Fran Dunphy was officially introduced as the next coach of Temple University's men's basketball team this afternoon at the Liacouras Center. The coach of Penn for 17 years is taking over for Hall of Fame coach John Chaney at the helm of the Owls, making him the first man to preside over two Big 5 programs. "It's an exciting time for me," Dunphy said from the same podium where Chaney announced his retirement four weeks ago. "His impact on me has been great over the past 17 years I've had a chance to coach against him." Chaney joined hundreds of members of the Temple family on hand to welcome the new coach. There were also plenty of Quakers faithful there to say goodbye including former assistant coach Steve Donahue, who left the Palestra to assume the head coaching job at Cornell in 2000. "He's been a great leader," Donahue said. "He's done a tremendous job." Dunphy compiled a record of 310-163 with the Quakers winning 10 Ivy League titles and making nine trips to the NCAA Tournament. Tomorrow's DP will have complete coverage of the transition for Dunphy and for Penn.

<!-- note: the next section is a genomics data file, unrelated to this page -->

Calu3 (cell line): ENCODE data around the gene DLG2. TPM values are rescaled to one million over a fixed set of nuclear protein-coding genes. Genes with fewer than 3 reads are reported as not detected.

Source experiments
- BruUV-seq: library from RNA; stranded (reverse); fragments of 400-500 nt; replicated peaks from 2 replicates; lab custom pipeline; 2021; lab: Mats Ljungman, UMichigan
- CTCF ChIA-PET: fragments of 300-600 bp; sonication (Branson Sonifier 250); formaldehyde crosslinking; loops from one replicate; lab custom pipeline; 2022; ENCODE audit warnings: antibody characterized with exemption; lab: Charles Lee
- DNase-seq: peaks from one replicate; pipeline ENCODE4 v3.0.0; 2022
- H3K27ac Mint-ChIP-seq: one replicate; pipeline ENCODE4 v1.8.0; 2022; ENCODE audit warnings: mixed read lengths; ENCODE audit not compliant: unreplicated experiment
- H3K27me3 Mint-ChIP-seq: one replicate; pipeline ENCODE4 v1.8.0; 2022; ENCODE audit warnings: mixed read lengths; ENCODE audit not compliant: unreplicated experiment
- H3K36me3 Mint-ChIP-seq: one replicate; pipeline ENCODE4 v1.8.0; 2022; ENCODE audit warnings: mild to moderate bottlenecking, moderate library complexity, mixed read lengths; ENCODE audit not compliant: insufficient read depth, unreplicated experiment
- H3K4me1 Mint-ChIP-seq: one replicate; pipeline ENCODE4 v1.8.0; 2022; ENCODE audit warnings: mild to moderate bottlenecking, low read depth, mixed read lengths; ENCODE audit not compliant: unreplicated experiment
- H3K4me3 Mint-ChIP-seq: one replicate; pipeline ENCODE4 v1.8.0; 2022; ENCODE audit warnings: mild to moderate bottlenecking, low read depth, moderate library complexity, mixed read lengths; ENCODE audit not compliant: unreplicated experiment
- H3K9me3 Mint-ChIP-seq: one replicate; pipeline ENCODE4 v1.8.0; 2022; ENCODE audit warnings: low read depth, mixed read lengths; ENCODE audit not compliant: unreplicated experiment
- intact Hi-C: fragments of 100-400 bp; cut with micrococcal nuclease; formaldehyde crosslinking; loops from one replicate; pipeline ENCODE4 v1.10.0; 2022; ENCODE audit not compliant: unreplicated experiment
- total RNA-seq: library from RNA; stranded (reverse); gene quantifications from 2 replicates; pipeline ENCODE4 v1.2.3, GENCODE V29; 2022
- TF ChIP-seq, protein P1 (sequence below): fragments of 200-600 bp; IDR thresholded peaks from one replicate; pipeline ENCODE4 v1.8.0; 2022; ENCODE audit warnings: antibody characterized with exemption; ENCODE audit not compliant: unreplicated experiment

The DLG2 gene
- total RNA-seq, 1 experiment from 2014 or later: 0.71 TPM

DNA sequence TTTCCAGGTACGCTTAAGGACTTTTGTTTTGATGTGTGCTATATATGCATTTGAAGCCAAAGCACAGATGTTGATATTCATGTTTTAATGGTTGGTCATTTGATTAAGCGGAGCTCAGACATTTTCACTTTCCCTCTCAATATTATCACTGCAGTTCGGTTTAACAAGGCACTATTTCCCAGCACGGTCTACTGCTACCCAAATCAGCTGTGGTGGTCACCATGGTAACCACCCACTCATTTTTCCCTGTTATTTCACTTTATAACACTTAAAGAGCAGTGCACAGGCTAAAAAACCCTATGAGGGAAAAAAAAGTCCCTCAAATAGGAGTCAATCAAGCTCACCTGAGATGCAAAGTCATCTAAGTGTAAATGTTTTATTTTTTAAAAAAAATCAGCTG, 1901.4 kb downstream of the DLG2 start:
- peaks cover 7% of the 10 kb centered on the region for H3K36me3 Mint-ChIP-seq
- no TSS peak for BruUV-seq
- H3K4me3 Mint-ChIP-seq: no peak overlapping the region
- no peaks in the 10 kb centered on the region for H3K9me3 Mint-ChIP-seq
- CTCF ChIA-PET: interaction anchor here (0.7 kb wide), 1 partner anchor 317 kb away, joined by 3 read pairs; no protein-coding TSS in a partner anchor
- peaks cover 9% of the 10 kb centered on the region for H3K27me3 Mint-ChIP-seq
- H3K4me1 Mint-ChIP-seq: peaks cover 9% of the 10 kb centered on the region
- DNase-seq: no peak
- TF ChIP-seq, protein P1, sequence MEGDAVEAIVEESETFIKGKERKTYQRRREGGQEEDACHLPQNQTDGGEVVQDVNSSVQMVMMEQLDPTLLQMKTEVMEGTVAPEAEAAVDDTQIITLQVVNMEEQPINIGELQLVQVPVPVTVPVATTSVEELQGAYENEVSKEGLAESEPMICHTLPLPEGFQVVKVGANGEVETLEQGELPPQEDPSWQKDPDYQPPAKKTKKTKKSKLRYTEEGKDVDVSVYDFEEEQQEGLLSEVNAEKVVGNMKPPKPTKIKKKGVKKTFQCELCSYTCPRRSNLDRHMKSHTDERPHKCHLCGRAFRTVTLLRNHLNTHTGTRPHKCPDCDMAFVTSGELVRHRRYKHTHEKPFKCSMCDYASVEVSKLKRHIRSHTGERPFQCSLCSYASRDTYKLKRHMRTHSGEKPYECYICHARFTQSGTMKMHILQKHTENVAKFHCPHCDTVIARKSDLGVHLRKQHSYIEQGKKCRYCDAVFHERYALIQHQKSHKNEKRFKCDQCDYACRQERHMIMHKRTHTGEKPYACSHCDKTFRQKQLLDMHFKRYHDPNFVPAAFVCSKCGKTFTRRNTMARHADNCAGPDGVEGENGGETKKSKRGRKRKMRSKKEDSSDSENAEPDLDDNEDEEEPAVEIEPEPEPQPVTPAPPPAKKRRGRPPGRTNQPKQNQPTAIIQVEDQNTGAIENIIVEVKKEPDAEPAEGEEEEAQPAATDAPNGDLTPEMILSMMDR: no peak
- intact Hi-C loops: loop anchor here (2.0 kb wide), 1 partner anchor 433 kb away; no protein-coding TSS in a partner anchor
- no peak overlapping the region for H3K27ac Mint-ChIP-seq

One last Ivy battle for Quakers

(03/06/06 10:00am)